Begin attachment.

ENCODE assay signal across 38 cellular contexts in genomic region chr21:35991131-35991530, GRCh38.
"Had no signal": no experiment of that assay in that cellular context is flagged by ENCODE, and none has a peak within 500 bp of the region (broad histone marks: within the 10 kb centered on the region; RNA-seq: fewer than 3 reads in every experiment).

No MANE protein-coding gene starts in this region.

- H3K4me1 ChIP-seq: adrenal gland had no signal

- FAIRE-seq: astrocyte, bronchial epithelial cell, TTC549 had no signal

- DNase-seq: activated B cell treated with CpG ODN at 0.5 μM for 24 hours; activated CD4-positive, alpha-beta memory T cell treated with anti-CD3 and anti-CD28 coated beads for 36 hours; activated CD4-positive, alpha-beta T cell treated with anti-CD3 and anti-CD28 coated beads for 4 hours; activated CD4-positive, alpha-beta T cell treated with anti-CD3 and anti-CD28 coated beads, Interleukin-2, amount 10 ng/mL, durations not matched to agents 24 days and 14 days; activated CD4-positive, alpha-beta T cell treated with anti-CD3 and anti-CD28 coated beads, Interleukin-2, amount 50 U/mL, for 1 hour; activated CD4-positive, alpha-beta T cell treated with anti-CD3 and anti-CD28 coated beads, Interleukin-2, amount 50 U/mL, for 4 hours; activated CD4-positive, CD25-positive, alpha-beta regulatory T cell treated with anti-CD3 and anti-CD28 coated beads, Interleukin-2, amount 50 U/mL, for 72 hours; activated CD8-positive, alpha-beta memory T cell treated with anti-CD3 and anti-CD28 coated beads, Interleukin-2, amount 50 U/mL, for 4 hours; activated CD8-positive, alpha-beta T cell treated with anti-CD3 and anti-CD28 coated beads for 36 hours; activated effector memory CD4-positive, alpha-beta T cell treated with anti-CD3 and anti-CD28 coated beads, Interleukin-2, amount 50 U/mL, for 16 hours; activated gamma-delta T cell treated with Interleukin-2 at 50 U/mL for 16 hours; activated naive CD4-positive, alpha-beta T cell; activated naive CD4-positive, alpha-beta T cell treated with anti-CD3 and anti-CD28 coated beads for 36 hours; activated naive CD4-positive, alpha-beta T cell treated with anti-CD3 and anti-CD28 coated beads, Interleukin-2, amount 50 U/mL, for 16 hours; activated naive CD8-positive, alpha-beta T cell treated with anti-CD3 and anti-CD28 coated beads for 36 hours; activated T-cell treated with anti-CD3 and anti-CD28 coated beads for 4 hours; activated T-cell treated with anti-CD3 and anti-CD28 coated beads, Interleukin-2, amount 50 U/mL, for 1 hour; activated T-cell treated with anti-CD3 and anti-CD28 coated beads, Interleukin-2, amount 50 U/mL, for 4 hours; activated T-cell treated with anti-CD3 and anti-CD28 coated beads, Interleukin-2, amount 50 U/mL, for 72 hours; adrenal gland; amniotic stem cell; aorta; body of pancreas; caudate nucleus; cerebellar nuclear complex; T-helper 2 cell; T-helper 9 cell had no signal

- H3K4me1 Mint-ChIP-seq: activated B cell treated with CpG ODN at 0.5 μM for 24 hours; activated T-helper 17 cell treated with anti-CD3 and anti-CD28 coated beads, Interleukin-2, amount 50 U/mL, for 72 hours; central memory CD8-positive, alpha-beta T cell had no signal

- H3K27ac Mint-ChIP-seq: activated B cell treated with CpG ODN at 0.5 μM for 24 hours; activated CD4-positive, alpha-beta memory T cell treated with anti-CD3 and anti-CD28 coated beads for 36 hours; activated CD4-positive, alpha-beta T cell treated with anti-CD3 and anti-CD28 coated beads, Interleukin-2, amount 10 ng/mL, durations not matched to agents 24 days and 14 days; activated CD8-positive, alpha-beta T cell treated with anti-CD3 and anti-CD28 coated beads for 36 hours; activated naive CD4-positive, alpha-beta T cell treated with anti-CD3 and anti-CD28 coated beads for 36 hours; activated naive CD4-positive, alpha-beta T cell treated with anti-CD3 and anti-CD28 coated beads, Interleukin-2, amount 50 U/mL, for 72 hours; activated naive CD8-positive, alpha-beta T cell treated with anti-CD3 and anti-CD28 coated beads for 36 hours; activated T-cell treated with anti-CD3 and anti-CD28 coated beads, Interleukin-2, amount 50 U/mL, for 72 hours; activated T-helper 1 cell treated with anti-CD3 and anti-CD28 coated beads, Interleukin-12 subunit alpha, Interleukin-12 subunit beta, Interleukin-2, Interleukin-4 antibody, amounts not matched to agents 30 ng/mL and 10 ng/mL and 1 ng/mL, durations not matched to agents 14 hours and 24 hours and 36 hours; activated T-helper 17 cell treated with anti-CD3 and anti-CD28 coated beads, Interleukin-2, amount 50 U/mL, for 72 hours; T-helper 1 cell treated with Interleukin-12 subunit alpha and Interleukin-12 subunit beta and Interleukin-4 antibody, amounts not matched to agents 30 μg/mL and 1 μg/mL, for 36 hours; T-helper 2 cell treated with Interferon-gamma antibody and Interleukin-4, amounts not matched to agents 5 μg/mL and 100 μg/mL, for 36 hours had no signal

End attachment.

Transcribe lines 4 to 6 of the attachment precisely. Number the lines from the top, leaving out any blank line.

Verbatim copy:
- H3K4me1 ChIP-seq: adrenal gland had no signal

- FAIRE-seq: astrocyte, bronchial epithelial cell, TTC549 had no signal

- DNase-seq: activated B cell treated with CpG ODN at 0.5 μM for 24 hours; activated CD4-positive, alpha-beta memory T cell treated with anti-CD3 and anti-CD28 coated beads for 36 hours; activated CD4-positive, alpha-beta T cell treated with anti-CD3 and anti-CD28 coated beads for 4 hours; activated CD4-positive, alpha-beta T cell treated with anti-CD3 and anti-CD28 coated beads, Interleukin-2, amount 10 ng/mL, durations not matched to agents 24 days and 14 days; activated CD4-positive, alpha-beta T cell treated with anti-CD3 and anti-CD28 coated beads, Interleukin-2, amount 50 U/mL, for 1 hour; activated CD4-positive, alpha-beta T cell treated with anti-CD3 and anti-CD28 coated beads, Interleukin-2, amount 50 U/mL, for 4 hours; activated CD4-positive, CD25-positive, alpha-beta regulatory T cell treated with anti-CD3 and anti-CD28 coated beads, Interleukin-2, amount 50 U/mL, for 72 hours; activated CD8-positive, alpha-beta memory T cell treated with anti-CD3 and anti-CD28 coated beads, Interleukin-2, amount 50 U/mL, for 4 hours; activated CD8-positive, alpha-beta T cell treated with anti-CD3 and anti-CD28 coated beads for 36 hours; activated effector memory CD4-positive, alpha-beta T cell treated with anti-CD3 and anti-CD28 coated beads, Interleukin-2, amount 50 U/mL, for 16 hours; activated gamma-delta T cell treated with Interleukin-2 at 50 U/mL for 16 hours; activated naive CD4-positive, alpha-beta T cell; activated naive CD4-positive, alpha-beta T cell treated with anti-CD3 and anti-CD28 coated beads for 36 hours; activated naive CD4-positive, alpha-beta T cell treated with anti-CD3 and anti-CD28 coated beads, Interleukin-2, amount 50 U/mL, for 16 hours; activated naive CD8-positive, alpha-beta T cell treated with anti-CD3 and anti-CD28 coated beads for 36 hours; activated T-cell treated with anti-CD3 and anti-CD28 coated beads for 4 hours; activated T-cell treated with anti-CD3 and anti-CD28 coated beads, Interleukin-2, amount 50 U/mL, for 1 hour; activated T-cell treated with anti-CD3 and anti-CD28 coated beads, Interleukin-2, amount 50 U/mL, for 4 hours; activated T-cell treated with anti-CD3 and anti-CD28 coated beads, Interleukin-2, amount 50 U/mL, for 72 hours; adrenal gland; amniotic stem cell; aorta; body of pancreas; caudate nucleus; cerebellar nuclear complex; T-helper 2 cell; T-helper 9 cell had no signal